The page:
‘Competitive Greatness’

Cheer coach Stefanie Camarena uses John Wooden’s wisdom to motivate defending national championship squad


Alexis Alexander

Emma Hidalgo, senior, and Peyton Lustyk, sophomore, practice a cheer during an Oct. 19 practice.

“Do not let what you cannot do interfere with what you can do,” John Wooden, former UCLA basketball head coach, wrote in his book Pyramid of Success. BOHS cheer is not allowing the pandemic to interfere with its quest to defend its 2020 national championship. 

Due to the COVID-19 pandemic, BOHS athletes and teams must adhere to Centers for Disease Control and Prevention (CDC) guidelines for safe practices. Stefanie Camarena, cheer head coach, plans her twice-a-week practices to follow these CDC guidelines, while a third weekly practice is held via Zoom, during which the team discusses Wooden’s wisdom.  

Camarena and assistant coach Sarah Sons-Sanchez (‘18) “designated smaller cohort groups each athlete stays with during the duration of practice” to remain as physically distanced as possible. In addition to these safety measures, the team practices outside at the Wildcat Stadium on Mondays and Wednesdays, with no shared equipment. The cheer program meets 10 minutes before the designated practice time in order to complete all safety precautions, including a health survey, temperature check, and donning masks.

Sophomore Briana Edmonds thinks that these guidelines are “important to keep all our teammates and coaches safe.”

It’s the little details that are vital. Little things make big things happen.

— John Wooden

Once practice begins, each girl lays out a personal towel for working out while physically distanced. They start with full-body stretches, followed by kicks and jumps to improve flexibility. Due to the lack of physical contact, the team is conditioning with squats, jumps, and core workouts.

Despite the restrictive practices, freshman Sam Larsen shared that she is “so very grateful that we are even practicing. I enjoy it.” 

Stunting is one of the most important elements of cheerleading, but “it can only be completely taught through hands-on experience,” said Codie Foster, senior. To practice stunt work while also physically distancing, suspected flyers, bases, and backspots are given instructions on how to execute their positions through flexibility stretches and form corrections.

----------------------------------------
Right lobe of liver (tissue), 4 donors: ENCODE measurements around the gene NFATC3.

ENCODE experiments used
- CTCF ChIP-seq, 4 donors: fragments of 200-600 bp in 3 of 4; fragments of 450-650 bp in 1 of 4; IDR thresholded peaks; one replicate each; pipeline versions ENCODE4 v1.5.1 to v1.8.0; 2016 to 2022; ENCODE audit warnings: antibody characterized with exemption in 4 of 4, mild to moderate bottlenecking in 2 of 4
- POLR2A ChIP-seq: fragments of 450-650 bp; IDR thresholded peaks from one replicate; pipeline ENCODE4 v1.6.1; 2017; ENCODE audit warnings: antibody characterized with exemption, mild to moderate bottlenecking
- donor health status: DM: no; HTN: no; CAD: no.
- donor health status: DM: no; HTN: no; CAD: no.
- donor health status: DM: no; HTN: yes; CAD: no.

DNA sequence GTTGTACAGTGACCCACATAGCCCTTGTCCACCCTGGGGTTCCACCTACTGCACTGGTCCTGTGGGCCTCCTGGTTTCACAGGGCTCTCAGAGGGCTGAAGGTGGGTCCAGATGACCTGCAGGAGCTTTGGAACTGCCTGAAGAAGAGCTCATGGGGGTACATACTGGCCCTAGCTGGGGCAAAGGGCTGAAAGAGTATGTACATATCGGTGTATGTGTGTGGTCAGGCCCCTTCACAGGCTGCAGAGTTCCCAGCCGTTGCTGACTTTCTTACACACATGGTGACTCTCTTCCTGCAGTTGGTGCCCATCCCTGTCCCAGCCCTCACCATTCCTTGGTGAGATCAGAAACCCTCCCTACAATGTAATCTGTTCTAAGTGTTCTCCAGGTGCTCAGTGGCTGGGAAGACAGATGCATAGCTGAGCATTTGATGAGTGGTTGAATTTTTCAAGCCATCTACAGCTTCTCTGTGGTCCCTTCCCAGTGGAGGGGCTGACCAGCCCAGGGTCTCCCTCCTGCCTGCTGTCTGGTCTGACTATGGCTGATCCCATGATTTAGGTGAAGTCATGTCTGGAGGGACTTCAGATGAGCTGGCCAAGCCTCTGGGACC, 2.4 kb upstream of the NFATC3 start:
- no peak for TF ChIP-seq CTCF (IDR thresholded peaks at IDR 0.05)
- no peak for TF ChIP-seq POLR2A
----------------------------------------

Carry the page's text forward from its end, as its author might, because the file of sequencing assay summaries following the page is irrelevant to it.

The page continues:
Cheerleaders spend the remainder of practice teaching and learning cheers such as crowd-favorite “Brea-O.” The newcomers watch the leaders of their specific group and the upperclassmen demonstrate how each cheer must sound, look, and feel while performing it for future football games.

Kaylor Scovill, junior, says that “it’s important to be loud and sharp while performing cheers because the goal is to grab the audiences’ attention.”

Thursday Zoom meetings consist of Camarena reviewing Wooden’s Pyramid of Success. Camarena reviews each block in this pyramid and has the girls reflect on what he writes in order to create a national championship team. Camarena thinks “it is important to appreciate each day we are given to participate in a sport that we love,” despite the challenges the pandemic has caused.  

“This is a season unlike any other,” Camarena said, “and if we do get to cheer on the sidelines and compete, we are going to have a jam-packed winter and Spring.” 

Because no one knows what the future holds, Camarena understands that preparation is the only option for the cheerleaders currently. The ultimate goal if cheer does get to compete “is that we represent Brea to the best of our ability” and do their personal best. 

Wooden said, “things turn out best for the people who make the best of the way things turn out,” and cheer is currently making the best of a challenging training regimen in the midst of the pandemic.